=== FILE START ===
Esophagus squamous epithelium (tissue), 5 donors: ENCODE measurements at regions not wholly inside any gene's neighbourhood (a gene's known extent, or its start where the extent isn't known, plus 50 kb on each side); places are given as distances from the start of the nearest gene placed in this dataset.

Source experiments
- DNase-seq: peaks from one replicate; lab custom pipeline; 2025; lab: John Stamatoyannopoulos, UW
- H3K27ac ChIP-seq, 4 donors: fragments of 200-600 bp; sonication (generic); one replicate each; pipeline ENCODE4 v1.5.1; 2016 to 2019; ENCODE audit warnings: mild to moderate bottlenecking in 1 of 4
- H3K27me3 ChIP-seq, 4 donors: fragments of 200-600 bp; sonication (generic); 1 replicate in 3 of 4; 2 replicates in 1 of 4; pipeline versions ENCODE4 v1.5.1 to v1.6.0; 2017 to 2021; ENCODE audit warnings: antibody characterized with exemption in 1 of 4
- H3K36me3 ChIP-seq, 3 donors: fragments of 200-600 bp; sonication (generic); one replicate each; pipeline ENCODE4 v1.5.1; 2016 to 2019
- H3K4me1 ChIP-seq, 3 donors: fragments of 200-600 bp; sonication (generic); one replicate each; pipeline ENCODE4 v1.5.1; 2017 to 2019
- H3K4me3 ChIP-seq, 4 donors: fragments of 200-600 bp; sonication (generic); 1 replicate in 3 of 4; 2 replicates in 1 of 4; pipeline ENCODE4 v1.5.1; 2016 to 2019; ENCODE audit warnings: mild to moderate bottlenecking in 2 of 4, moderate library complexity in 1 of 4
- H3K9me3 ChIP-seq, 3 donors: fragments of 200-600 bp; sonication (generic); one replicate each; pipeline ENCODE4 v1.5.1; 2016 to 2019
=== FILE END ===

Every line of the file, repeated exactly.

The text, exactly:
Esophagus squamous epithelium (tissue), 5 donors: ENCODE measurements at regions not wholly inside any gene's neighbourhood (a gene's known extent, or its start where the extent isn't known, plus 50 kb on each side); places are given as distances from the start of the nearest gene placed in this dataset.

Source experiments
- DNase-seq: peaks from one replicate; lab custom pipeline; 2025; lab: John Stamatoyannopoulos, UW
- H3K27ac ChIP-seq, 4 donors: fragments of 200-600 bp; sonication (generic); one replicate each; pipeline ENCODE4 v1.5.1; 2016 to 2019; ENCODE audit warnings: mild to moderate bottlenecking in 1 of 4
- H3K27me3 ChIP-seq, 4 donors: fragments of 200-600 bp; sonication (generic); 1 replicate in 3 of 4; 2 replicates in 1 of 4; pipeline versions ENCODE4 v1.5.1 to v1.6.0; 2017 to 2021; ENCODE audit warnings: antibody characterized with exemption in 1 of 4
- H3K36me3 ChIP-seq, 3 donors: fragments of 200-600 bp; sonication (generic); one replicate each; pipeline ENCODE4 v1.5.1; 2016 to 2019
- H3K4me1 ChIP-seq, 3 donors: fragments of 200-600 bp; sonication (generic); one replicate each; pipeline ENCODE4 v1.5.1; 2017 to 2019
- H3K4me3 ChIP-seq, 4 donors: fragments of 200-600 bp; sonication (generic); 1 replicate in 3 of 4; 2 replicates in 1 of 4; pipeline ENCODE4 v1.5.1; 2016 to 2019; ENCODE audit warnings: mild to moderate bottlenecking in 2 of 4, moderate library complexity in 1 of 4
- H3K9me3 ChIP-seq, 3 donors: fragments of 200-600 bp; sonication (generic); one replicate each; pipeline ENCODE4 v1.5.1; 2016 to 2019